You live a healthy life and hope you are doing the best that you can. There’s always room for self-improvement, and you make a promise to get better with each day. You go to Western doctors, you practice Eastern medicine. You eat kale and consider going gluten-free. You meditate, swim, do yoga.
And then the call comes, the one from the nurse at the radiology lab telling you the mammogram was indeterminate, that your left breast needs to be rescreened. In that moment you are stirred awake as if you were asleep, your eyes are wide open.
I wonder about the medical assistant (or nurse) on the other end of the phone. Who they are, how they do it every day. How they process the information and manage to inform all those patients on the brink of uncertainty.
I try not to think about (aka Google search) what it may or may not mean to have an indeterminate screening. And instead, I call the health insurance hotline to confirm coverage benefits.
My internist leaves a voicemail reassuring me that initial screenings like this are common in women over 40. Breast nodules are not necessarily an indicator of cancer. She notes that the nodules could be fatty tissue or a cyst that requires drainage. It also could be nothing and that it was better for me to wait for results from the next screening before getting ahead of myself.
I take a deep breath, try to calm my mind. The fear of the unknown can be exhausting. I reschedule my afternoon so that I can take a nap.
Finn comes in from outside as if he knows that I need him nearby. We cuddle side by side and drift into our dreams.
Fact: Women in the U.S. have a 1 in 8 (or about 12%) lifetime risk of getting breast cancer. This means that for every 8 women in the U.S. who live to be age 85, 1 will be diagnosed with breast cancer during her lifetime.
Early detection is the first step in prevention and treatment. And that is why the waiting room at NYU Langone Medical is full at 9AM on a Tuesday. It is my annual diagnostic mammogram screening, and I pray that the radiology report comes back clean.
I know a handful of women in my life who have had breast cancer and survived. One had a double mastectomy before she turned 30; the second, a lumpectomy in her 40s; and the third, a scare in her 50s.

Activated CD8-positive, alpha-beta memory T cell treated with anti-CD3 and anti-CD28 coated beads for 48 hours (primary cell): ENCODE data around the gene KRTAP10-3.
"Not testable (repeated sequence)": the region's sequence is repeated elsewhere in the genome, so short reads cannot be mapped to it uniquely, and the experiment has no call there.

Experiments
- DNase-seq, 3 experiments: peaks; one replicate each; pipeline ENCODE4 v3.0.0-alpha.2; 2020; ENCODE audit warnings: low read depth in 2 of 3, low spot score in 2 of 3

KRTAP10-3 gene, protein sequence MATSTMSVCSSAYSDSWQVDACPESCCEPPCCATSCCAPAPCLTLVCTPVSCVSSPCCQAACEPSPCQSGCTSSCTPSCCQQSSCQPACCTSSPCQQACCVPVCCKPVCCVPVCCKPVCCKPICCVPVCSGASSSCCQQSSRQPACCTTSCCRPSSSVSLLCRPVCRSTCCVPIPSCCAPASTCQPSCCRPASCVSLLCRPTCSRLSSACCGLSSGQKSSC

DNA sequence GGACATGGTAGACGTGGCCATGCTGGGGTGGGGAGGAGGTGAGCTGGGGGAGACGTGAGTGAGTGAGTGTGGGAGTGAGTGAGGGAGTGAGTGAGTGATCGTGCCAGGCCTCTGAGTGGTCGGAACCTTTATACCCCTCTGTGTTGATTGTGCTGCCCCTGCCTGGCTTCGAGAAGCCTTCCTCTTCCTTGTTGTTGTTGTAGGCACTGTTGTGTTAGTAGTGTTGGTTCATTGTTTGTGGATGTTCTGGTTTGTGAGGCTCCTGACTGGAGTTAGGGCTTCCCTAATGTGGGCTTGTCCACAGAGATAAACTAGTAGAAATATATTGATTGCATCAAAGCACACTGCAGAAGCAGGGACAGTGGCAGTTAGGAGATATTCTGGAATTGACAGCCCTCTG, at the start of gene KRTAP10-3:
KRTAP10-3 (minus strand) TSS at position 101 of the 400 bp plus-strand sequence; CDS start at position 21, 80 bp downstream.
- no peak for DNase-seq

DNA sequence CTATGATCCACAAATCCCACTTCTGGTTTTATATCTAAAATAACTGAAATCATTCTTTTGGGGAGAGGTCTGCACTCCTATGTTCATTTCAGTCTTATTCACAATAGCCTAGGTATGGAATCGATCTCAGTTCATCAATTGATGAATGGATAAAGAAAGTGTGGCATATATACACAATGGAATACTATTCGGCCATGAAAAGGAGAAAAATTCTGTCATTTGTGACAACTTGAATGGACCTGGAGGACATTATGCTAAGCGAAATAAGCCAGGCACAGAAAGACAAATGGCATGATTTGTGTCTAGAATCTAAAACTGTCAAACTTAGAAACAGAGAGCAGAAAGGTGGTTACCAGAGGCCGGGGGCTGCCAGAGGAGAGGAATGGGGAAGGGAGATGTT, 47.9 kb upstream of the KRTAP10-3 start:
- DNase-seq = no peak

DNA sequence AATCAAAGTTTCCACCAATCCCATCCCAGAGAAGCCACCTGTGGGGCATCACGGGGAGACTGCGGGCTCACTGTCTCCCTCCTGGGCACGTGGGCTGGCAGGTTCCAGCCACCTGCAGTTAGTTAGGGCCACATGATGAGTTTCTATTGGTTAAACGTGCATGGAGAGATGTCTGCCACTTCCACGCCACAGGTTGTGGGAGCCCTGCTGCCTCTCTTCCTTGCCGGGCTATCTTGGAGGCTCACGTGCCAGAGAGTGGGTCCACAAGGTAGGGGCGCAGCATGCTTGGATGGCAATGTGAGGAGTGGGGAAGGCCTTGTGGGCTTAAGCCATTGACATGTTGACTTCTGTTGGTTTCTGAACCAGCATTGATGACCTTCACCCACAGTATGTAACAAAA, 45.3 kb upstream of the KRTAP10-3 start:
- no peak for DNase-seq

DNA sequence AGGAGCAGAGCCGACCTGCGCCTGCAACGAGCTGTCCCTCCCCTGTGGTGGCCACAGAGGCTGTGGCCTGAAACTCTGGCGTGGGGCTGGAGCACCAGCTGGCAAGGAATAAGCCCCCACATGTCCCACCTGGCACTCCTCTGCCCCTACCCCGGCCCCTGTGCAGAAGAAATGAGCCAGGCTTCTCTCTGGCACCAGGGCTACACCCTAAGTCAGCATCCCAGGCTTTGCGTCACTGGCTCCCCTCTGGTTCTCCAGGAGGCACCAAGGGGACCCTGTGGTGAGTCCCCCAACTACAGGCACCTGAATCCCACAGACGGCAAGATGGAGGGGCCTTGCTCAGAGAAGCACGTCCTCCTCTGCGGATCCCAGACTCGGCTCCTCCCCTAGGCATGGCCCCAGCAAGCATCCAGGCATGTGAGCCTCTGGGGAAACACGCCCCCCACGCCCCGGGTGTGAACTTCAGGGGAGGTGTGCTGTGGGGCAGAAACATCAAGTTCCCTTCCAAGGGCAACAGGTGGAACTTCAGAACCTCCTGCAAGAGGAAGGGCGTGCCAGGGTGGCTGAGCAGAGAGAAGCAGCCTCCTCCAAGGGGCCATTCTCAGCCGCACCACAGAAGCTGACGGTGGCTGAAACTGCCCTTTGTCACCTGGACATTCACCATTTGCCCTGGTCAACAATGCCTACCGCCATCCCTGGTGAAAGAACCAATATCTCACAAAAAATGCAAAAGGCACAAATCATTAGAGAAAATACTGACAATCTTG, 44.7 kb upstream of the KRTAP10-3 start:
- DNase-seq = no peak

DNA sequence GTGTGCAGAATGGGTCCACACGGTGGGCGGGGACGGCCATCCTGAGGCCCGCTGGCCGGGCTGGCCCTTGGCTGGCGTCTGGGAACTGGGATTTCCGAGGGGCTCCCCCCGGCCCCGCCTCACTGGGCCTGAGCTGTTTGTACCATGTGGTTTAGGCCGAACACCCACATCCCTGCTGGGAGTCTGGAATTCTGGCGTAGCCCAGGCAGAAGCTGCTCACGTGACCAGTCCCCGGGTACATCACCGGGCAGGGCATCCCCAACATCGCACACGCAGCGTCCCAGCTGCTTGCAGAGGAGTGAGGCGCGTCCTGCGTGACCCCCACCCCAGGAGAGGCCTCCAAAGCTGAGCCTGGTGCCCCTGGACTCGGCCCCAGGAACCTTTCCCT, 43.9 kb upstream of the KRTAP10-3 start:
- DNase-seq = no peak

Cancer is the six-letter word no one wants to hear from their doctor, the word no one likes to say out loud. Because like those furry creatures from Gremlins, the word multiplies the minute it’s enunciated. No one speaks about cancer until they do. It’s still taboo until it happens to someone you love, someone they love, someone they know, someone they knew.
Flower bud @juchjn – Pixaby 2017
My mom was diagnosed with lung cancer in March 1999. Chemo. Radiation. All those toxic chemicals killing the bad cells and the good cells, weakening her immune system, making it extremely difficult for a frail 71-year old woman to prepare for battle. We lost her the following January.
Seventeen years later, I lose count thinking of friends and family who have been diagnosed. For every one person who survives, there is one who does not.
I pray for them all.
Benefits of a Mammogram Screening
she’s a longtime friend.
who’ll be there in a heartbeat,
once she gets the call.
your long-lost sister
full of advice and laughter:
who knows you so well.
once upon a face
when we met, before email:
voices on the phone
two lives connecting
old-fashioned, memories shared:
the highway is still open.
despite the distance
you’re still thick as thieves.
you can’t imagine a time
when you may not be.
life, flash in the pan.
Hiroshima strikes, one word:
the world’s upside down.
shoulder wet with tears
she hides her own as you cry
and hugs you tighter.
what was it we said?
we will be invincible,
and forever young.